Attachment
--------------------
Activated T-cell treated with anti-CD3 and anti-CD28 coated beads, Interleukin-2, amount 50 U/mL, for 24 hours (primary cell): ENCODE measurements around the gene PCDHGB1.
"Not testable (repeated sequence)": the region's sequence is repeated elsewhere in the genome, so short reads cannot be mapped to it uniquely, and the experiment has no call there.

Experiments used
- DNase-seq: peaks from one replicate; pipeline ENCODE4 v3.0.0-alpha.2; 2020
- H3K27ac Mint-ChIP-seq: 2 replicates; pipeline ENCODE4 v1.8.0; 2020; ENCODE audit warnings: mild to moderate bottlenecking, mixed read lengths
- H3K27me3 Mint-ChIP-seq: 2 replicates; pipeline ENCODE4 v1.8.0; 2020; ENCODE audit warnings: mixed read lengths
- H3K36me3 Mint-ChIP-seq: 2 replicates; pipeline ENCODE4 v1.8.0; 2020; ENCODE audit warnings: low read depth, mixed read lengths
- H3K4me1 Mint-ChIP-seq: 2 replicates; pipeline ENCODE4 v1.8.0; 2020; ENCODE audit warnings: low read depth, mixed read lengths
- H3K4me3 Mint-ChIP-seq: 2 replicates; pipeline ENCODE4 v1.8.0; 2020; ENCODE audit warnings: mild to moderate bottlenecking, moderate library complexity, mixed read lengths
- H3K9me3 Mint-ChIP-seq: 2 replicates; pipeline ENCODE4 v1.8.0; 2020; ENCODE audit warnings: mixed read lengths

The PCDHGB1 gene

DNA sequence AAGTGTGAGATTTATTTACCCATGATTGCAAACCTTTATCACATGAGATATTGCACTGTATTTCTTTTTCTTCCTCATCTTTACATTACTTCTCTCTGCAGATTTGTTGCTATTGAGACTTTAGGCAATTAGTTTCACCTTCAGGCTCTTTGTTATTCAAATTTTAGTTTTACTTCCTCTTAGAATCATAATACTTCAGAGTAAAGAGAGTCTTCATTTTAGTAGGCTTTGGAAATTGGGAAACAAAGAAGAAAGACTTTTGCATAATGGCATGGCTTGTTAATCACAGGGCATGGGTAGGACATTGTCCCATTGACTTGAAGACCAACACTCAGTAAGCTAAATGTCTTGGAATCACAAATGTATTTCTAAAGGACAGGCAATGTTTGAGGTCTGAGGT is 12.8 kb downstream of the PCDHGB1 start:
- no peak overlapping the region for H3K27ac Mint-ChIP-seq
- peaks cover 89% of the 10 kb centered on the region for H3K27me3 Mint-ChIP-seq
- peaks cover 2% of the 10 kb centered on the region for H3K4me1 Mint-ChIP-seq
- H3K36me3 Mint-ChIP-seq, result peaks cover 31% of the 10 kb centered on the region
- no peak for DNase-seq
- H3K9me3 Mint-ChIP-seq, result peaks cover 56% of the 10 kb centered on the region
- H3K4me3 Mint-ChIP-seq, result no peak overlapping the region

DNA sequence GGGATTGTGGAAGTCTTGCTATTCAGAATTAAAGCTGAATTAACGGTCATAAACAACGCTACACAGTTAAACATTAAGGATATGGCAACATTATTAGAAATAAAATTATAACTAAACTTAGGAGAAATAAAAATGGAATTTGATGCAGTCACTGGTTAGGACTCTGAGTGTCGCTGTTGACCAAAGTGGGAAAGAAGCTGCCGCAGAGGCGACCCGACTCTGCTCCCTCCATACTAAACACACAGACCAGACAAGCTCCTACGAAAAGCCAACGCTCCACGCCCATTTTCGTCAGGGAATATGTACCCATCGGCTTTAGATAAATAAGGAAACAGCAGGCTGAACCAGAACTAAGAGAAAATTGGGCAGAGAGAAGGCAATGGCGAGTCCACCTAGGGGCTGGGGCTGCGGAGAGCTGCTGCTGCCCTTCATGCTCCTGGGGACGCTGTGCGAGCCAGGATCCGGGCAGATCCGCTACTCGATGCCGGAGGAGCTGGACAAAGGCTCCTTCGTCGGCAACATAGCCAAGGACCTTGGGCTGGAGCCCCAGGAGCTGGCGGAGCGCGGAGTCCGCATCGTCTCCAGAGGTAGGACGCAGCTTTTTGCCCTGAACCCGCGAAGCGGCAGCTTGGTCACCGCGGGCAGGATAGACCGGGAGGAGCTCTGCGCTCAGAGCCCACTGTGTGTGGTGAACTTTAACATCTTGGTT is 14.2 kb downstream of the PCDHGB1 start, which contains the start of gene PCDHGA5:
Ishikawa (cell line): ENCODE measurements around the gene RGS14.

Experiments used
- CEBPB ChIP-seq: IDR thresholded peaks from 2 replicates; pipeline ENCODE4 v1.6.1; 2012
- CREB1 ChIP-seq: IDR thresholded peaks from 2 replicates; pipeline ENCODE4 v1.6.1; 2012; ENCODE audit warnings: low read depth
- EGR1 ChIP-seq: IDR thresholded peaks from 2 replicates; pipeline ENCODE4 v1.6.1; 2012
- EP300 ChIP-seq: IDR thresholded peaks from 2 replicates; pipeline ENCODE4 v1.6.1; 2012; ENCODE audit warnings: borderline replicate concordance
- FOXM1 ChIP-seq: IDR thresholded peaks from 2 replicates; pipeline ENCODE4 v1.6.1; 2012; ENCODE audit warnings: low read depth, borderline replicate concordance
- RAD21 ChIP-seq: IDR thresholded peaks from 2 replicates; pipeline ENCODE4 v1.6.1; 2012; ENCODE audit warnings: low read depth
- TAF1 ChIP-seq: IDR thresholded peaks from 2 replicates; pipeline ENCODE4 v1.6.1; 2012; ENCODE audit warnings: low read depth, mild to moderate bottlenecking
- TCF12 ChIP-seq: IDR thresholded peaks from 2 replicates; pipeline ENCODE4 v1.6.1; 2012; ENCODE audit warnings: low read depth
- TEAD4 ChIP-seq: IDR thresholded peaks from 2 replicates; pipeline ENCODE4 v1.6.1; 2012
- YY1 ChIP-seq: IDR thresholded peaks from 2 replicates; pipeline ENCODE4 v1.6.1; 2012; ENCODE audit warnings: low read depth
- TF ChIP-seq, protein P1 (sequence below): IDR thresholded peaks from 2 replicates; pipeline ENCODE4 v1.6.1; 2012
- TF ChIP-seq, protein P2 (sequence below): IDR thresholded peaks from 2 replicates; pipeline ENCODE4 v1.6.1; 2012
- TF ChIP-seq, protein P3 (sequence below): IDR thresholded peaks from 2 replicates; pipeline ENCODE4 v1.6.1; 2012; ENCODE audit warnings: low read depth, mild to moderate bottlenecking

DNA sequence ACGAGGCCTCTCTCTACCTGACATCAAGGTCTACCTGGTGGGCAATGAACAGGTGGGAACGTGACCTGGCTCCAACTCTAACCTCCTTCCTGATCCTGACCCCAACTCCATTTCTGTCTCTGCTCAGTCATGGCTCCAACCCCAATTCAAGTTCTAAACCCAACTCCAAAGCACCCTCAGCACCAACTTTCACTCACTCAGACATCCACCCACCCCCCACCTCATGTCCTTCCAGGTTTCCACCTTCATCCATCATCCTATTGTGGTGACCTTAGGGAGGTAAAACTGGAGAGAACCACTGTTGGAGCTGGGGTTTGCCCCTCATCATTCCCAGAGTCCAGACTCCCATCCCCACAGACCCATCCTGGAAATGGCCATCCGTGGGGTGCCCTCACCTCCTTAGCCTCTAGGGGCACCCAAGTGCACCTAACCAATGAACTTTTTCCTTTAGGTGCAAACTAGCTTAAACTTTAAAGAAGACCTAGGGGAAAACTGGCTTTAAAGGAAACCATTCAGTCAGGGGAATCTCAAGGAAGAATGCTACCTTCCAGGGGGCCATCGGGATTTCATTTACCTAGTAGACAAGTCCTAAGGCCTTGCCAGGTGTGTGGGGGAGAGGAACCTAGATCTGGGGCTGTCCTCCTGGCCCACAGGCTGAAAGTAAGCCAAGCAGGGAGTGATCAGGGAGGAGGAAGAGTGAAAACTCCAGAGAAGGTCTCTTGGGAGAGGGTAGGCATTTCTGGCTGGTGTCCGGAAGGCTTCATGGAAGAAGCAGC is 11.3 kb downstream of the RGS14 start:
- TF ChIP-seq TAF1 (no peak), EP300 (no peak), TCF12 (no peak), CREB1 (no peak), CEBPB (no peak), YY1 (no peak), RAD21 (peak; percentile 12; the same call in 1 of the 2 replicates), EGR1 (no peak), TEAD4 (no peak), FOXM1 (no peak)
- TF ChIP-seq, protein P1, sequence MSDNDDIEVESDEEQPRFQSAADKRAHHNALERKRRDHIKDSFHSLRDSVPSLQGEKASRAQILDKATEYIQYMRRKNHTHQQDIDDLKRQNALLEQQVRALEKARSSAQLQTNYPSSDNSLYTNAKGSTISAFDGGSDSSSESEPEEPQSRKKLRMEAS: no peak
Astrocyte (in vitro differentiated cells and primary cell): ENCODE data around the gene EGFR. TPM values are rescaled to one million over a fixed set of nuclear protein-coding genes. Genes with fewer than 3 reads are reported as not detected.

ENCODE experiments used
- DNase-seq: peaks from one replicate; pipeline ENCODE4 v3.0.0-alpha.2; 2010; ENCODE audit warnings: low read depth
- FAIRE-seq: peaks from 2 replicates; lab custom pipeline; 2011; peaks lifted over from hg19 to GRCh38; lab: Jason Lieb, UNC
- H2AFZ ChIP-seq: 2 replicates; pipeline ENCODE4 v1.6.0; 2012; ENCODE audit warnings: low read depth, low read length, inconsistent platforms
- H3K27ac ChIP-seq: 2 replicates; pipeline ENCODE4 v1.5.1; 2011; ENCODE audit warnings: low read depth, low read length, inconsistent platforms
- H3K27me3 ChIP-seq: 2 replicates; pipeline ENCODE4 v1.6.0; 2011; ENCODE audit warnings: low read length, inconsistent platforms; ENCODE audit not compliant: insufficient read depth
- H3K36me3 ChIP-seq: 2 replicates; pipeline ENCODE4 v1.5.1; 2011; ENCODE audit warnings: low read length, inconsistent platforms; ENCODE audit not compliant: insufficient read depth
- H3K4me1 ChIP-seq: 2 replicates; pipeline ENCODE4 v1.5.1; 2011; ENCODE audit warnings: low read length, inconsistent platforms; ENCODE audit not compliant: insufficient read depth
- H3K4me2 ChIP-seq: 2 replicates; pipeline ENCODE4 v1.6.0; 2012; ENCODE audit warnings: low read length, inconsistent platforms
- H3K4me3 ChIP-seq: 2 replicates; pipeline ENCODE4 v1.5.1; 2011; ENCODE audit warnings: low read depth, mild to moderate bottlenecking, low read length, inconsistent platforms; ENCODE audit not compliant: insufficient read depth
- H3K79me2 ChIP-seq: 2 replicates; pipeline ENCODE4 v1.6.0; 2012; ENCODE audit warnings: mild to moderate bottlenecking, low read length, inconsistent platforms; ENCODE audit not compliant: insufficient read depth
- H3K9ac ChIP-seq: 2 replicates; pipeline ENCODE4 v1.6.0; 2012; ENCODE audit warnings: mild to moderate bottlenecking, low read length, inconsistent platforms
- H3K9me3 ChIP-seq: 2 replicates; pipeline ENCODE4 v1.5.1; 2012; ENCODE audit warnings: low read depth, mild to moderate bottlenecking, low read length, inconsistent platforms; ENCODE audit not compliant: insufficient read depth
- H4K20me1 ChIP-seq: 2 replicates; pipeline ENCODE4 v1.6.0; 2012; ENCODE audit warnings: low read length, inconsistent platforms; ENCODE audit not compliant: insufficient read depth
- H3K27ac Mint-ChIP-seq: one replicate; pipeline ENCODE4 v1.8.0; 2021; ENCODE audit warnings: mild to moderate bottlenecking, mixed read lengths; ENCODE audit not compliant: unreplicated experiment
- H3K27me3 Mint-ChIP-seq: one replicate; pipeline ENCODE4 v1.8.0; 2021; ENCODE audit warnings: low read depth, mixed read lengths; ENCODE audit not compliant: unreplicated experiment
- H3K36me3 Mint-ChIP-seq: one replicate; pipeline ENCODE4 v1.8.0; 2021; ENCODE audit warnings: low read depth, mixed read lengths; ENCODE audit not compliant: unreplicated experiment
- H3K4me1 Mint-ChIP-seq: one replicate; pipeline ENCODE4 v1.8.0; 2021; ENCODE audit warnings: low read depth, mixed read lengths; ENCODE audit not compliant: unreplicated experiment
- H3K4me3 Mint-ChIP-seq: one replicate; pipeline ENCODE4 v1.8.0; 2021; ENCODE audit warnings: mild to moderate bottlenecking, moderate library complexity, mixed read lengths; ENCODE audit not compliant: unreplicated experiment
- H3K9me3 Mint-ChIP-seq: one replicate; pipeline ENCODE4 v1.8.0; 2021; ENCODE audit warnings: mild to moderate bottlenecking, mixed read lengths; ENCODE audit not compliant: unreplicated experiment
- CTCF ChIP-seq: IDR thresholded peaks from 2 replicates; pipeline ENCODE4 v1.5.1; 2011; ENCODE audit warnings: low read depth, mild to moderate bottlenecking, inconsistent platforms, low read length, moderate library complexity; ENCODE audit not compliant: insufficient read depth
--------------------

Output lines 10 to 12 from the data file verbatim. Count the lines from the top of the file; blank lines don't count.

- H3K9me3 Mint-ChIP-seq: 2 replicates; pipeline ENCODE4 v1.8.0; 2020; ENCODE audit warnings: mixed read lengths

The PCDHGB1 gene

DNA sequence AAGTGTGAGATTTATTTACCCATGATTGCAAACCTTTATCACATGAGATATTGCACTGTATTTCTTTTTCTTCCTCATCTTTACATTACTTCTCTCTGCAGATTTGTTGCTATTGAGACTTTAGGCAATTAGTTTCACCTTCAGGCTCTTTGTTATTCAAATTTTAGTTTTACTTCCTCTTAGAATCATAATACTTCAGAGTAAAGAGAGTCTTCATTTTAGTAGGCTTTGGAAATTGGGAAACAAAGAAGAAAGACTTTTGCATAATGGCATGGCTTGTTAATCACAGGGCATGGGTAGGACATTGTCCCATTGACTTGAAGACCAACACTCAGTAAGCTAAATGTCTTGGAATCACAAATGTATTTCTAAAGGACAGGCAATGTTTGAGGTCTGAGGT is 12.8 kb downstream of the PCDHGB1 start: